GENEALOGY-DNA-L ArchivesArchiver > GENEALOGY-DNA > 2012-02 > 1329309952
Subject: Re: [DNA] Out of Africa
Date: Wed, 15 Feb 2012 12:45:52 +0000 (UTC)
>From: Andrew Mceachern < >
>Theoretically I should carry all those "Out of Africa" SNP's. Do I?
With your simple (but deep) question you have rescued the discussion. However, probably not for long.
The thing is that you have immediately been misled (I hope not much) by an "advice" to test at the WTY Project. To test at the WTY is in fact a good thing, but not in that context. Because it has nothing to do with your actual question on "Out of Africa".
And this is why. Because I can assure you that you have SNPs V168, V171, V221, and P108. However, they are not "African" and have nothing to do with "Out of Africa", as self anointed "mainstream" activists want you to believe.
The thing is that you have millions and millions of SNPs. Many of them are passed from chimpanzee and whoever was before the chimp, many of them are originated from post-chimpanzee genus Homo and its multiple species and subspecies, such as Homo erectus, Homo heidelbergensis, etc. Those SNPs have flown into the predecessor of both Neanderthals and future Homo sapiens, and you have them too. It well might be that SNPs V221 and P108 are among them. So, all Africans, and Neanderthals, and you, Andrew, and me, and Larry - we all have them. So, you will find them at WTY. What does it tell you about "Out of Africa"?
Those ancient SNPs, which are being discovered now, have a "multilayer" origin. Some from chimpanzee, some from those archaic Homo species and subspecies, some from the fork between us and Neanderthals, some from the alpha-haplogroup, which is a common ancestor of Africans and non-Africans (he lived apparently between 150 and 200 thousand ybp and could be earlier; Dr. Rozhanskii and I were able to dig to only 160,000 years ago and the ancestor was still there with his V168, V171, V221 and P108. The last two are apparently from chimpanzee, but that has to be extra verified. As far as I remember, the G->T SNP mutation in V221 which resulted in T in non-Africans (and in you, Andrew), is still G in subclades A1, A2, and in chimpanzee. So it might have happened between alpha-haplogroup and BT, but after the African branch diverged from alpha-haplogroup. So, it already shows that BT (and you, Andrew), did not descend from the Africans.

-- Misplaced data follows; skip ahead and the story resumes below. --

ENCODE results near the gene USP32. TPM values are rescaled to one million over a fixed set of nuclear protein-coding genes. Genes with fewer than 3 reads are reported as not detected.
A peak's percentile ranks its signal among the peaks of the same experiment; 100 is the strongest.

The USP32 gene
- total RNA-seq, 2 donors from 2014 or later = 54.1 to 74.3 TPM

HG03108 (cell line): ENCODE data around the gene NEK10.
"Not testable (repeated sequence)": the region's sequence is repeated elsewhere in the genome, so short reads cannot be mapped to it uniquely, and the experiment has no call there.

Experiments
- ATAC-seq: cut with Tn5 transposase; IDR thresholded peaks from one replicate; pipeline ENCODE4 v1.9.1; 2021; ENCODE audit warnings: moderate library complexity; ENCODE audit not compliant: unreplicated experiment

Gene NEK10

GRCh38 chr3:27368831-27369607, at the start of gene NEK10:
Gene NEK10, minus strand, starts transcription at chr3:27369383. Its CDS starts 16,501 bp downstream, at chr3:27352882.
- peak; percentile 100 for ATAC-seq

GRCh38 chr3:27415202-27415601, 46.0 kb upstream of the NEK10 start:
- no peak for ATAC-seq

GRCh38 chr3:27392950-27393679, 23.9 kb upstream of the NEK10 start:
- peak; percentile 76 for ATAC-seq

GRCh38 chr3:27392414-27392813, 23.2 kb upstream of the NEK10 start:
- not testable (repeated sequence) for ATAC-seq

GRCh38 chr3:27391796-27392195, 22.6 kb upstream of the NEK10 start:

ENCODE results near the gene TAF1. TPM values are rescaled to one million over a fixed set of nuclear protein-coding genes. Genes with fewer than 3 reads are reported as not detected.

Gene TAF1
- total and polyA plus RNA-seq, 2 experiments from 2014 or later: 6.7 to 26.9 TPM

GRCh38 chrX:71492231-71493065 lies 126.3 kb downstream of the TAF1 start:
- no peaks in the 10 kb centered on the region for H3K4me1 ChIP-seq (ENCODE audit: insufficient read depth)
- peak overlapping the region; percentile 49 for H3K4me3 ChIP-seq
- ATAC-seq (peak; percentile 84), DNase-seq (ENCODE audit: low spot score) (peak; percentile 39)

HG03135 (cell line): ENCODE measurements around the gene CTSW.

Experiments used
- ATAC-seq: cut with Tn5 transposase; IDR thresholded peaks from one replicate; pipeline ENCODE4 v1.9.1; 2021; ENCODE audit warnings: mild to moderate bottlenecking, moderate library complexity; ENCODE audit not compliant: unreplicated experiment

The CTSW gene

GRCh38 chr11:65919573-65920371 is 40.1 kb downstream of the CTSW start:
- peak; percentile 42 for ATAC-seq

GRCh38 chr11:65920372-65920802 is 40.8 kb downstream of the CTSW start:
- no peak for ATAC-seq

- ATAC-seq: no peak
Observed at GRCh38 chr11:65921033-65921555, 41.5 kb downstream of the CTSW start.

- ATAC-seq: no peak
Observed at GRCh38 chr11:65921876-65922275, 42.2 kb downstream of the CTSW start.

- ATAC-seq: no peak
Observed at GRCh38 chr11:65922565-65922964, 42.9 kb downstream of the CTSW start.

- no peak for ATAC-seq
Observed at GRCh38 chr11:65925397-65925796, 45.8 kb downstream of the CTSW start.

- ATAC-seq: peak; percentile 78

The same way, as I remember, the C->T SNP mutation in P108 which resulted in T in non-Africans (and in you, Andrew), is still C in subclades A1, A1a, A1b, and in chimpanzee again. So it might again have happened between alpha-haplogroup and BT, but after the African branch diverged from alpha-haplogroup. So, it shows again, that BT did not descend from the Africans. Besides, some ancient people could have migrated to Africa AFTER V221 and P108 have occurred, and in this case their lineages (subclades) would have those V221 and P108 as well. Again, it does not make them our ancestors. Africans (haplogroup A) and other haplogroups (BT and the derived haplogroups and subclades) are parallel lineages.
However, on some inexplicable reason all those SNPs, from the whole ladder from chimpanzee through all those Homo species and subspecies, including those which went to Neanderthals, including all those multilayers and steps of human evolution, including alpha-haplogroup and the diverged African line - all of them are now collectively called "haplogroup A" according to the new nomenclature (though as a draft). As a result, the haplogroup "A" have been totally refurbished, became a waste basket of all human evolution, and keeps changing. It is rather senseless to discuss it, since tomorrow it will be refurbished again. Those guys and gals love to change rules during the game, and call it "mainstream" both before and after they change rules.